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Darwin Correspondence Project

From J. D. Hooker   24 January 1863

Paris

Jany 24/63

Dr Darwin

I gave your letter to Naudin,1 who toute suite brought it back, 1 to be deciphered, 2 to be put into English 3d to be translated. however thanks to Bentham that did not take long,2 & so he took it home for his private eating, & will I hope give me an answer to take back to you—3 N. being stone deaf, I cannot do much business with him— I have had a long talk on tablets with him however,4 & with Decaisne too,5 both have much curious matter, but neither appreciate your book as they should, & will when they read it in its french garb I hope.6

Decaisne is writing a paper for the Institute on fruit trees, which will I doubt not contain much curious matter.7 Naudin says that he has discovered the physiological cause of change becoming specific; ie of vars. no longer breeding together.—8 good if true.— Decaisnes observations upon the absolute hereditary transmission of minute characters in some garden varieties of Lettuces &c are most curious— he has also good matter about permanence of types of fruits.9

Every thing here is quiet—gay & beautiful to the eye, industry activity & propriety meet the eye every where to an extraordinary degree where the vice, misery, & poverty of every large town are no where appears— you see more in half an hour of the best part of London than in the back slums of all Paris.

How dreadful the New York papers are, we see them here, & I read & moralize over them by the hour— I believe that a Republican is the worst form of govt. that can be given to a people, but perhaps the best they can make for themselves   the mistake is to suppose that the Americans made it for themselves—they never did so; they accepted it from the hands of the few great men of that day, & so long as there was no struggle for existence it was never put to the test— when the struggle came they found out that what they accepted for a working theory, had not taken root enough in the hearts of the people to be upheld at any price.10 Lincoln’s Emancipation proclamation is the most damnable thing ever done.11 Really there is no bright spot in this sad sad world but in shops that sell Wedgewood ware, which I have been haunting with some success.12 As I know that you will listen to nothing from me after this I will shut up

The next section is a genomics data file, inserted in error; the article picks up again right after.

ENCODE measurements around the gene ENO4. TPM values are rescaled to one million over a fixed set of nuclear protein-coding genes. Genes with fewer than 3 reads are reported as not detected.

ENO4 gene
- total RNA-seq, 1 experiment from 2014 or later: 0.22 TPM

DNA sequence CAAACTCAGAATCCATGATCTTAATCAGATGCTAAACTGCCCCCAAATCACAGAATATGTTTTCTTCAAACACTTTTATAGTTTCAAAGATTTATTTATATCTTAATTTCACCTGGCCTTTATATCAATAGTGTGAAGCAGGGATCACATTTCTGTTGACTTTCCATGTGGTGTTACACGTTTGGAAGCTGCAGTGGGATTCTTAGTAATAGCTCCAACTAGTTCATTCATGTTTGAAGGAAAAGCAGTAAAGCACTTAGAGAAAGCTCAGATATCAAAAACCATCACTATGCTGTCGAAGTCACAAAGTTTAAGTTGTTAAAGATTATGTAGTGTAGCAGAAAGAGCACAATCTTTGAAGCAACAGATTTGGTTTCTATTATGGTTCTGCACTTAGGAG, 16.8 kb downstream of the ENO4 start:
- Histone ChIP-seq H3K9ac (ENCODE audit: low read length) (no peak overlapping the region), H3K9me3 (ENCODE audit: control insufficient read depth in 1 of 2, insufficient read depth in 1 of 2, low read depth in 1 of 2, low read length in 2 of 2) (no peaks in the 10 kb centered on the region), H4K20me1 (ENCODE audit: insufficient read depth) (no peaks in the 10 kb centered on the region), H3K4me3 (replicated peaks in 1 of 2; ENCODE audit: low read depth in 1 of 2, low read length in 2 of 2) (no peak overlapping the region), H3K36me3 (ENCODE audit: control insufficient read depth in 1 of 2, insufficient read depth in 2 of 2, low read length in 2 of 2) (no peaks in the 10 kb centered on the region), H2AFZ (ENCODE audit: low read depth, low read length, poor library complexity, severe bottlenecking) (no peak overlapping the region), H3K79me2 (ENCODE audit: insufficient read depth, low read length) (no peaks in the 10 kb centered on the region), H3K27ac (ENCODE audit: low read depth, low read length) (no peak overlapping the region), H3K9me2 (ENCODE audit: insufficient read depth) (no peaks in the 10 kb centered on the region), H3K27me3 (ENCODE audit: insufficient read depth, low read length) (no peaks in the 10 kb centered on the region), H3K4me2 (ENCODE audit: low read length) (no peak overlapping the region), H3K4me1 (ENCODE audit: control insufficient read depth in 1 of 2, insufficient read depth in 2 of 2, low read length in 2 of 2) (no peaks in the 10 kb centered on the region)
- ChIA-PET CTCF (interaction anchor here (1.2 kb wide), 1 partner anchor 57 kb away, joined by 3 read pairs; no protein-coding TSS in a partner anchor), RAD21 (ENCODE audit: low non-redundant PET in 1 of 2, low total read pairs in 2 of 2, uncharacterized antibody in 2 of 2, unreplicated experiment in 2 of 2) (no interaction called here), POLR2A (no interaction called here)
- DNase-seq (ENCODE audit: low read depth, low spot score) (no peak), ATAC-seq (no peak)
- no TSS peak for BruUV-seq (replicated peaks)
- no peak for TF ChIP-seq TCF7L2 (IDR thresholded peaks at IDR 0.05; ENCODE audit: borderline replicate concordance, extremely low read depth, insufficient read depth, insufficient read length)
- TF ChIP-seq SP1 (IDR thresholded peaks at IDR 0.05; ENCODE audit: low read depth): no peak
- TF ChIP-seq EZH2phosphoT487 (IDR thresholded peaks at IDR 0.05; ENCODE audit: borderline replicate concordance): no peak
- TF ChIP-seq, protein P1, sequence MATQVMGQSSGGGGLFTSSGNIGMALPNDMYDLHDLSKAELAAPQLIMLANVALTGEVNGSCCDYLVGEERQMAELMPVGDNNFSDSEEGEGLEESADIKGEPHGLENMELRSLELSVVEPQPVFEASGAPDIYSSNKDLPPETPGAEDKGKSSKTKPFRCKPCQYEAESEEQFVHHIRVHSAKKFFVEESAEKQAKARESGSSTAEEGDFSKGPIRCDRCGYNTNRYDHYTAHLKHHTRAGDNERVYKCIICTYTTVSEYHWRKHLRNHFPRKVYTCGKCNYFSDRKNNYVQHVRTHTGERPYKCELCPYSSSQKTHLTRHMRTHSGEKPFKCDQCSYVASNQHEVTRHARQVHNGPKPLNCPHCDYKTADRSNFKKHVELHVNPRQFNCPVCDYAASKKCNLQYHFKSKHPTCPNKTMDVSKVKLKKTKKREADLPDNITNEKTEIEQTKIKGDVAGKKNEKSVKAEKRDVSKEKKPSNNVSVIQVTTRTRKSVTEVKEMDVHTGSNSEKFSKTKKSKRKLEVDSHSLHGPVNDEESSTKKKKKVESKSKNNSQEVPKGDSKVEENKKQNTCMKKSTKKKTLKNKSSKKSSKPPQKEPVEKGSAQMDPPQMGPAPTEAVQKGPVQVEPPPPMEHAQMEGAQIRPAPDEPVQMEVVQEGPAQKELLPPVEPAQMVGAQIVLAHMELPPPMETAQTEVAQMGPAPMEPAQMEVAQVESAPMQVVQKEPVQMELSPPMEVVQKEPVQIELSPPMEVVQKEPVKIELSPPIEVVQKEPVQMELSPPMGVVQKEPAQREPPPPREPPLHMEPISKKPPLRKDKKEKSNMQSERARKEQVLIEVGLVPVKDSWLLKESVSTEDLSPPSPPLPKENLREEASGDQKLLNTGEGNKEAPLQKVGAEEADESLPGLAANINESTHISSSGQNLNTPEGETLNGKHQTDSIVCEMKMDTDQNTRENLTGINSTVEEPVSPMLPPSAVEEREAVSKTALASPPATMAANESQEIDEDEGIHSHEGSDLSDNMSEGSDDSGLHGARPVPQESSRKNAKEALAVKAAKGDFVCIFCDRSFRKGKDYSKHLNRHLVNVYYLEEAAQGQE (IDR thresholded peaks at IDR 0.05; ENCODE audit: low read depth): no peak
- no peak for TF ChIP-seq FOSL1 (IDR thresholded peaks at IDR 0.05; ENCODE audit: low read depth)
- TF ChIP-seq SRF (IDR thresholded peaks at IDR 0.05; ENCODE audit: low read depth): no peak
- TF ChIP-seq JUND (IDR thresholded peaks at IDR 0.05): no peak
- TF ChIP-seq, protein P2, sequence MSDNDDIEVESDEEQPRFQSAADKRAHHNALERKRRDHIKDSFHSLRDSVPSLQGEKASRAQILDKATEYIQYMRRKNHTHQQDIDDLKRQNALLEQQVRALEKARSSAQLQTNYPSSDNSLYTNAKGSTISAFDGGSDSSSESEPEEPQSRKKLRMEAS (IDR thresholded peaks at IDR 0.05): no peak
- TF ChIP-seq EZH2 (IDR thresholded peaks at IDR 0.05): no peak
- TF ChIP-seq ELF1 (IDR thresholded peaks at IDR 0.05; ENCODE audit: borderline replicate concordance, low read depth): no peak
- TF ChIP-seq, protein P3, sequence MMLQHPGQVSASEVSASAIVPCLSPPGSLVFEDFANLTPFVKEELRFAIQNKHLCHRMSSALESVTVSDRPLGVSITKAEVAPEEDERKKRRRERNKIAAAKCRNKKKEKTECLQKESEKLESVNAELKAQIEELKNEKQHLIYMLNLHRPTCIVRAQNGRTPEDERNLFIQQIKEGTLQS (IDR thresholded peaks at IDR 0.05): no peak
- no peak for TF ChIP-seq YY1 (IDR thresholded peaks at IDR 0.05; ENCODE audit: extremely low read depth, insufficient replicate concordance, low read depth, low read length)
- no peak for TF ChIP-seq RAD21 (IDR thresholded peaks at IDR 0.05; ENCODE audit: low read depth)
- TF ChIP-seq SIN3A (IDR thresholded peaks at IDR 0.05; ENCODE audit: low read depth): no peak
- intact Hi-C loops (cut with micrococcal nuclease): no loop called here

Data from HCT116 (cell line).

Ever dear Darwin | Yrs affec | J D Hooker

I shall return in a day or two.

CD annotations

End of letter: ‘[‘Na’ del] Decaisne on Lettuce & Fruit trees’ ink
Verso of last page: ‘Victoria Lily’13 brown crayon; ‘Cape orchids’14 ink; ‘Bates’15 pencil

Footnotes

In his letter to Hooker of 24 December [1862] (Correspondence vol. 10), CD enclosed a ‘memorandum of enquiry’ for Charles Victor Naudin, whom Hooker planned to meet during a visit to Paris. The memorandum has not been found.
Hooker and George Bentham left together for a ten-day trip to Paris on 17 January 1863 to work on the second volume of Genera plantarum (Bentham and Hooker 1862–83; Jackson 1906, p. 193). Bentham read botanical literature in fourteen modern European languages; he was fluent in French, having lived in France as a young man from 1814 to 1827 (DNB).
Naudin’s response to CD’s inquiries has not been found. However, see the letter to Isaac Anderson-Henry, 2 February [1863], and the letter to C. V. Naudin, 7 February 1863.
Tablets: ‘sometimes … applied vaguely to a note-book’ (OED).
Joseph Decaisne was professor of plant cultivation at the Jardin des Plantes, Muséum d’Histoire Naturelle, Paris (DBF).
A French edition of Origin, translated by Clémence Auguste Royer, was published in May 1862 (Royer trans. 1862; J. Harvey 1997). For CD’s earlier discussions of Naudin’s theory of transmutation, see Correspondence vol. 7, letter to Charles Lyell, 22 [December 1859] and nn. 6 and 7, and letter to J. D. Hooker, 23 [December 1859], and Correspondence vol. 8, letter to J. D. Hooker, 31 [January 1860] and n. 2, and Appendix IV.
Hooker may be referring to Decaisne 1863, a paper on the pear trees of the Muséum d’Histoire Naturelle, or to portions of Decaisne 1858–75, which was published in 129 parts before being collected in nine volumes.
Naudin discussed his research on hybridity in Naudin 1862 and 1863. There are annotated copies of these works in the Darwin Library–CUL. Naudin 1862 was also published later as part of Naudin 1865, an annotated copy of which is in the Darwin Pamphlet Collection–CUL (see Marginalia 1: 638–9). CD cited Naudin extensively on hybridity in Variation. See also letter from C. V. Naudin, 26 June 1862 (Correspondence vol. 10).
See n. 7, above. CD cited Decaisne’s work on fruit (Decaisne 1863) in Variation 1: 350.
Abraham Lincoln’s emancipation proclamation, which freed slaves in all territories still in rebellion against the United States government, took effect from 1 January 1863 (Denney 1992, pp. 248, 251).
Hooker had started to collect Wedgwood ware (see Correspondence vol. 10, letter from J. D. Hooker, [27 or 28 December 1862], and this volume, letter from J. D. Hooker, 6 January 1863).

Summary

JDH delivers CD’s letter to C. V. Naudin.

Neither Naudin nor Decaisne appreciates Origin.

Discusses Naudin on physiological causes of species formation;

Decaisne on plant heredity.

JDH on Lincoln’s emancipation proclamation.

Letter details

Letter no.
DCP-LETT-3940
From
Joseph Dalton Hooker
To
Charles Robert Darwin
Sent from
Paris
Source of text
DAR 101: 99–100
Physical description
4pp †

Please cite as

Darwin Correspondence Project, “Letter no. 3940,” accessed on 16 February 2019, http://www.darwinproject.ac.uk/DCP-LETT-3940

Also published in The Correspondence of Charles Darwin, vol. 11

letter